Professor Regitz-Zagrosek said further research should investigate biological and socioeconomic mechanisms to explain the relationship between number of children and cardiovascular risk. “There is evidence that pregnancy leads to alterations that change the body’s reaction to additional cardiovascular stressors,” she said, “And this may happen by epigenetic mechanisms. But the findings in Chinese men favour the socioeconomic explanation.” A separate study in Circulation found that delivering a premature baby may be associated with later cardiovascular disease, regardless of other risk factors.4 Researchers reviewed data on 70 182 women in the Nurses’ Health Study II and found that women who deliver a premature baby before 37 weeks gestation in their first birth have a 40% greater risk of later CVD compared to women who deliver at term, and those who deliver before 32 weeks are at twice the risk compared to full-term deliveries.Professor Regitz-Zagrosek said: “I fully agree that preterm delivery is a cardiovascular risk factor for women, just like preeclampsia or gestational diabetes. This study confirms the results of previous research and adds new findings: the increased risk from preterm delivery is not explained by previous lifestyle or coronary artery disease risk factors, and it’s also not accounted for by the development of risk factors after delivery.” “The paper’s weakness is that the only socioeconomic parameter it includes is parental education and we are not told if it is referring to the mother or father,” she added. “Again, socioeconomic mechanisms may be really important in this field.”

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Better guardianship key to better protection for child victims of trafficking

Posted by fidest press agency su sabato, 17 ottobre 2015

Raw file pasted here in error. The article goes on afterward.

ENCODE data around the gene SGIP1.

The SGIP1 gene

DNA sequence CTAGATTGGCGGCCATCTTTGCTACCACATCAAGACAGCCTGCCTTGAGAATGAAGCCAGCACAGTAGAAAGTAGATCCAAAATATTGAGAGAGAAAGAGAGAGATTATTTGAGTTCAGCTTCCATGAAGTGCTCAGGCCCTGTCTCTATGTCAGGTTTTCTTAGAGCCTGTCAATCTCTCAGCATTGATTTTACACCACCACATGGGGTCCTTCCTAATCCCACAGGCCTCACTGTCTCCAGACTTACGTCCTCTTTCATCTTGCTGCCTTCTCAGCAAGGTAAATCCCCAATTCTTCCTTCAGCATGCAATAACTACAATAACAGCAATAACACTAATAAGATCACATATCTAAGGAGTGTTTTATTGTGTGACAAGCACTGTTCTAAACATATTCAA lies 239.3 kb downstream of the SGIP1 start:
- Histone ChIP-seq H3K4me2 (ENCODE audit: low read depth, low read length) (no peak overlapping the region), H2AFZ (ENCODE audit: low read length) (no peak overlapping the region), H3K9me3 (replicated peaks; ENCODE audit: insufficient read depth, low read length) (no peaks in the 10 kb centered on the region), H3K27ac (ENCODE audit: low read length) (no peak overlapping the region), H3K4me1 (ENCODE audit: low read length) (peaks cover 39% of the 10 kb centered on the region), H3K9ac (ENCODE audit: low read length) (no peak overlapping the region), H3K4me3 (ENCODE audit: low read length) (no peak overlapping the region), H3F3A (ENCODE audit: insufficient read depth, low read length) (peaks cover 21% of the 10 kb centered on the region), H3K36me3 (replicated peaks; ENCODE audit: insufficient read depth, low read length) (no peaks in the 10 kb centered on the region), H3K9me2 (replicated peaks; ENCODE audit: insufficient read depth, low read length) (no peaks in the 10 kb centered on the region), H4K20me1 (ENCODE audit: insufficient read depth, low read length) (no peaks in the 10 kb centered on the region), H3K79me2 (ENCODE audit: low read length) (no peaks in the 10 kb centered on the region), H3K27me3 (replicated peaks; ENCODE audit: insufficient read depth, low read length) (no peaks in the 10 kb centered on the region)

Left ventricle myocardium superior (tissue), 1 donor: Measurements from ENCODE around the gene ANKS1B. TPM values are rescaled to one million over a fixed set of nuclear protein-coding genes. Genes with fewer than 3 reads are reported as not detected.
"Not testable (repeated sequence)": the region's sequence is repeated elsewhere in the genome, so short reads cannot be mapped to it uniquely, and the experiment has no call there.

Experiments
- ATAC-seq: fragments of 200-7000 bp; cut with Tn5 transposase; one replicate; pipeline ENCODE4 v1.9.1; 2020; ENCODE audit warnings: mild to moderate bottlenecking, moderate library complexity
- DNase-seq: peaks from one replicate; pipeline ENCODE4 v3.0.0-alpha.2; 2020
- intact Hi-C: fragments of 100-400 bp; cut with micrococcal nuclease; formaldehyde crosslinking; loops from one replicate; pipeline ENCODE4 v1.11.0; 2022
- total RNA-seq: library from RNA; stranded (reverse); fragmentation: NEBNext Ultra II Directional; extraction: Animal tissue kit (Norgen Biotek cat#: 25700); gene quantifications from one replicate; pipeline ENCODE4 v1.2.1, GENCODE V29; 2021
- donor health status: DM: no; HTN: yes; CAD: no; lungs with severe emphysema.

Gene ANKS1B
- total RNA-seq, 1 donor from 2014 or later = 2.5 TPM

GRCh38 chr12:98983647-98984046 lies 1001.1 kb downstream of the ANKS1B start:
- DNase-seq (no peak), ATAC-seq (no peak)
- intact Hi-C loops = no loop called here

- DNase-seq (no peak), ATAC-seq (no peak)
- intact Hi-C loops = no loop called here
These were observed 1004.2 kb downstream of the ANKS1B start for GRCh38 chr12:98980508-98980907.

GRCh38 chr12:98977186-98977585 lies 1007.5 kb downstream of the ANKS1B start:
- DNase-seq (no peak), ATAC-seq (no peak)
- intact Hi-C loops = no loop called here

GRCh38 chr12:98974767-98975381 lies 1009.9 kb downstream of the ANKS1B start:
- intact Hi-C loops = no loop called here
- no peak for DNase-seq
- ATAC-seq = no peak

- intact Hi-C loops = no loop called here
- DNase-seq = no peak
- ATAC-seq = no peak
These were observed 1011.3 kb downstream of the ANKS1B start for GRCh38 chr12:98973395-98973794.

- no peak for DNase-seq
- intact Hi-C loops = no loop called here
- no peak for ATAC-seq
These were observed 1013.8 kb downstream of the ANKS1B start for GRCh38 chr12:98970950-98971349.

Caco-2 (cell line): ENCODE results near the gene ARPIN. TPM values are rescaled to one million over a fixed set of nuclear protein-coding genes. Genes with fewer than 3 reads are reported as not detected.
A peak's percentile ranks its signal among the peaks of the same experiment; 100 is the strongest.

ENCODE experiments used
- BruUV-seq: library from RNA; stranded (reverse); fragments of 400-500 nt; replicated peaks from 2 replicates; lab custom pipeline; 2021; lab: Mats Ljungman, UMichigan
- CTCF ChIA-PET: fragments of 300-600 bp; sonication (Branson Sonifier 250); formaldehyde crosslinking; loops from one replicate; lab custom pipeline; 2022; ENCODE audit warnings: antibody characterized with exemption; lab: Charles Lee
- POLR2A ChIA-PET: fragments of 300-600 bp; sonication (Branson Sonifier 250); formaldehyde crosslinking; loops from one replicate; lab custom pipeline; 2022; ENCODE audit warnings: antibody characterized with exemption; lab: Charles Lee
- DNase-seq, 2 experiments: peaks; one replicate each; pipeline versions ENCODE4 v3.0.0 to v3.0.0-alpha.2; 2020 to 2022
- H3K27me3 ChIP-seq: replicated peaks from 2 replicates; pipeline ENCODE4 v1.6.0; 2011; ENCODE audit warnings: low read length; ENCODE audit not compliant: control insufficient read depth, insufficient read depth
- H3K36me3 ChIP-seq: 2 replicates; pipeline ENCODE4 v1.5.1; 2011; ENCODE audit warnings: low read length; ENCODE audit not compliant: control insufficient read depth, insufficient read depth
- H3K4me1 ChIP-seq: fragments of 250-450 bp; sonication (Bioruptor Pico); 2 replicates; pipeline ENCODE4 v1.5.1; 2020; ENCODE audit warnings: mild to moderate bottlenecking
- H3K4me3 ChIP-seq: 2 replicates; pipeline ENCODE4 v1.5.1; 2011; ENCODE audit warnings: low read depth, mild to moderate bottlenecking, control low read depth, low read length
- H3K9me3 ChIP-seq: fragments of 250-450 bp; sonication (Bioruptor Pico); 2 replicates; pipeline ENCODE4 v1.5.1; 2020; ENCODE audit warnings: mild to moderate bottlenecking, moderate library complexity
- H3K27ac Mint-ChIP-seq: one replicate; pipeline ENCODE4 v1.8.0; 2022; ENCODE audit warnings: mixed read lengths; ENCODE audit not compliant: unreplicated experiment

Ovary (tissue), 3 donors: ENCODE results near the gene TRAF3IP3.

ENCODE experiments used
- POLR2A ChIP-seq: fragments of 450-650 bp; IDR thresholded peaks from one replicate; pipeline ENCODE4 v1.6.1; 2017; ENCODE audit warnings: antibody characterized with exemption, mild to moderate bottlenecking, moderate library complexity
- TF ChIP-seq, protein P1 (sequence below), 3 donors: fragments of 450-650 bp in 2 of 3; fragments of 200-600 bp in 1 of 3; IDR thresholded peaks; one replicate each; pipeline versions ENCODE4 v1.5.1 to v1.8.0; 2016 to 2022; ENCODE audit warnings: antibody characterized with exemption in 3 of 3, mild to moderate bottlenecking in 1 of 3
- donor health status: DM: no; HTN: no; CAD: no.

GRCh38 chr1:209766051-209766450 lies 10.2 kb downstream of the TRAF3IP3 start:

labour-migrationOf the several hundreds of thousands of people trafficked in the EU, one in six are children. Existing guardianship rules for such children, who are often without parental care, frequently leads to inadequate support and protection, finds the latest report from the EU Agency for Fundamental Rights (FRA).“Children deprived of parental care are at heightened risk of trafficking. Guardianship can help to prevent trafficking, protect children and enable them to exercise their rights,” says EU Anti-Trafficking Coordinator, Dr Myria Vassiliadou, ahead of the events marking EU Anti-Trafficking Day on 18 October. “The European Commission is committed to ensuring all children are safe from trafficking.”“Thousands of unaccompanied children are trafficked into and throughout the EU. Many are being let down by the systems that should protect them,” says FRA Director a.i. Constantinos Manolopoulos. “Qualified guardians can, and should, be vital to the wellbeing of such vulnerable children. To better protect children from harm, Member States should urgently develop and implement quality standards that will strengthen guardianship across the EU.”Guardians are a key element of protection systems for children who cannot have their interests represented by their parents. This report, Guardianship systems for children deprived of parental care in the European Union, explores the key features of guardianship systems across all EU Member States that have been established to meet the needs of children without parental care. It includes those at risk of becoming victims of human trafficking or other forms of violence and exploitation.This comparative report complements the handbook on guardianship for children deprived of parental care that should soon be available in all official EU languages. It will help decision makers take measures to promote the effective protection of all children, in line with the EU’s anti-trafficking Directive and Strategy. It does this by explaining the strengths and weaknesses of national guardianship systems which vary greatly from country to country, even within countries. For example:Appointment procedures: The time taken to appoint guardians and the process itself vary considerably, lasting up to one year. This is despite laws that state that the process should be quick. Such variations can be even more pronounced when guardianship is managed regionally or locally. This is not in the best interests of the child as it leaves children uncared for and uncertain until arrangements are in place.Qualifications and skills: In most Member States guardians should be competent and qualified by law. However, requirements tend to be very general, and systematic training is lacking, particularly with respect to the needs of trafficked children.Duties and tasks: Laws tend to only define the duties and tasks of guardians in general terms, except for the duty to legally represent children. As a result how common tasks are performed, such as taking care of the child’s education and healthcare, varies. Some accompany children to doctors’ meetings, others do not; some never even meet the child.Systems for foreign or trafficked children: No Member State has a separate system for trafficked children. Generally children are legally protected no matter what their nationality or status is. However, in practice their migration and residence status often determines guardianship and representation arrangements.Legal representation and legal aid: Despite the importance of having specialised legal aid for child victims of trafficking, specialist lawyers are rare and are often unavailable.Accountability and monitoring: Although all Member States have systems for monitoring and supervising guardians, they are often poorly structured and inefficient. In addition, complaint mechanisms are missing.Overall, the lack of a uniform approach to guardianship, despite provisions in national and international law, often results in less than adequate support and protection for the children the systems were set up to protect. Migration and asylum law also often overrides child protection law.An integrated approach to child protection that looks to the best interests of the child is therefore clearly needed. Harmonising and strengthening guardianship systems is a vital component of protecting children from all forms of violence and exploitation.This report underlines the wide variation that currently exists across all Member States. To read the report, see: Guardianship systems for children deprived of parental care in the European Union